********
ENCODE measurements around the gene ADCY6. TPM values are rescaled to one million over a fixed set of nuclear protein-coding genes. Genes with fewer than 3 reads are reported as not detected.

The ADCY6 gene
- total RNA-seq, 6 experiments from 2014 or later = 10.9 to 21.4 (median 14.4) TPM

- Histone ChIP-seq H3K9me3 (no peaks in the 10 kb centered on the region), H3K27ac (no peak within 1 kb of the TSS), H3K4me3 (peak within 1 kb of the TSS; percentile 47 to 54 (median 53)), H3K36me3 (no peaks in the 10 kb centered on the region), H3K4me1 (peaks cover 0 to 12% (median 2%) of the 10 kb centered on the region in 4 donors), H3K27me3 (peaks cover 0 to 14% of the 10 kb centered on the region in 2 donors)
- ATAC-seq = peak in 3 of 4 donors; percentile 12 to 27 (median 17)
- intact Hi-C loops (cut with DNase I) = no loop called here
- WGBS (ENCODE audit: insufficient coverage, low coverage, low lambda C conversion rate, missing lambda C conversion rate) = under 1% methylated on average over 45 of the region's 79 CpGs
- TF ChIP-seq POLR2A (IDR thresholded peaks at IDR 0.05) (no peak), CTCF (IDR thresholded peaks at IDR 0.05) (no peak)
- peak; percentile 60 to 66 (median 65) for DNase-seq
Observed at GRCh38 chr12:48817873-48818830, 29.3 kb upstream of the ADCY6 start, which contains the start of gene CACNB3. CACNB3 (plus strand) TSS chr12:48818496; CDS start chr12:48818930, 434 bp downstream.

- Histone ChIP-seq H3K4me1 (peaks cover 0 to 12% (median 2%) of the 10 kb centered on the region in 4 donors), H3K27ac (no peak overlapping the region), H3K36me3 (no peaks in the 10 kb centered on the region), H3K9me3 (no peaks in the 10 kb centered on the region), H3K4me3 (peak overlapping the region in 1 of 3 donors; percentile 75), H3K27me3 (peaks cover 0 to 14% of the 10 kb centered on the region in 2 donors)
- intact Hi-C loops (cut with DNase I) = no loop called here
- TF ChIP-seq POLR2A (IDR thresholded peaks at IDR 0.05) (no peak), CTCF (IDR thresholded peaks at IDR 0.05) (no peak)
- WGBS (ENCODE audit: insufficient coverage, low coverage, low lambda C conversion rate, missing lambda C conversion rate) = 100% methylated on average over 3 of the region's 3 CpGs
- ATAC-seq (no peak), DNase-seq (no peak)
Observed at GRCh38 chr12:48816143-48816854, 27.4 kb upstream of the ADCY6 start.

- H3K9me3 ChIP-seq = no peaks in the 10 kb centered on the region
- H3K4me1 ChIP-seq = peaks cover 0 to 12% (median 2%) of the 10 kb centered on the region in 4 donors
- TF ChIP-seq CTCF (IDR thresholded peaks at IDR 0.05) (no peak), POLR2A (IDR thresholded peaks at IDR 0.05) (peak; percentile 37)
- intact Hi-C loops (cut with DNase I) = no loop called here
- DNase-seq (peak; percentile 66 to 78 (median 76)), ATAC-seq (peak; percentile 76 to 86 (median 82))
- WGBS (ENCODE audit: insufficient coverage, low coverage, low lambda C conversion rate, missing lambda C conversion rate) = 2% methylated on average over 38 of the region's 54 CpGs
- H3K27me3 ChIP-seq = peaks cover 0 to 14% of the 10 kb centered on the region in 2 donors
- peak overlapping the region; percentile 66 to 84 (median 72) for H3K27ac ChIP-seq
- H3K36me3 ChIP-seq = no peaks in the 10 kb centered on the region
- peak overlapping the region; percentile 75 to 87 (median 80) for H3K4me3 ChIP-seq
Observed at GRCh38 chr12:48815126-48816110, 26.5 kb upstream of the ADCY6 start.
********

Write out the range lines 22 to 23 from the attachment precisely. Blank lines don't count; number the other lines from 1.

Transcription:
- WGBS (ENCODE audit: insufficient coverage, low coverage, low lambda C conversion rate, missing lambda C conversion rate) = 2% methylated on average over 38 of the region's 54 CpGs
- H3K27me3 ChIP-seq = peaks cover 0 to 14% of the 10 kb centered on the region in 2 donors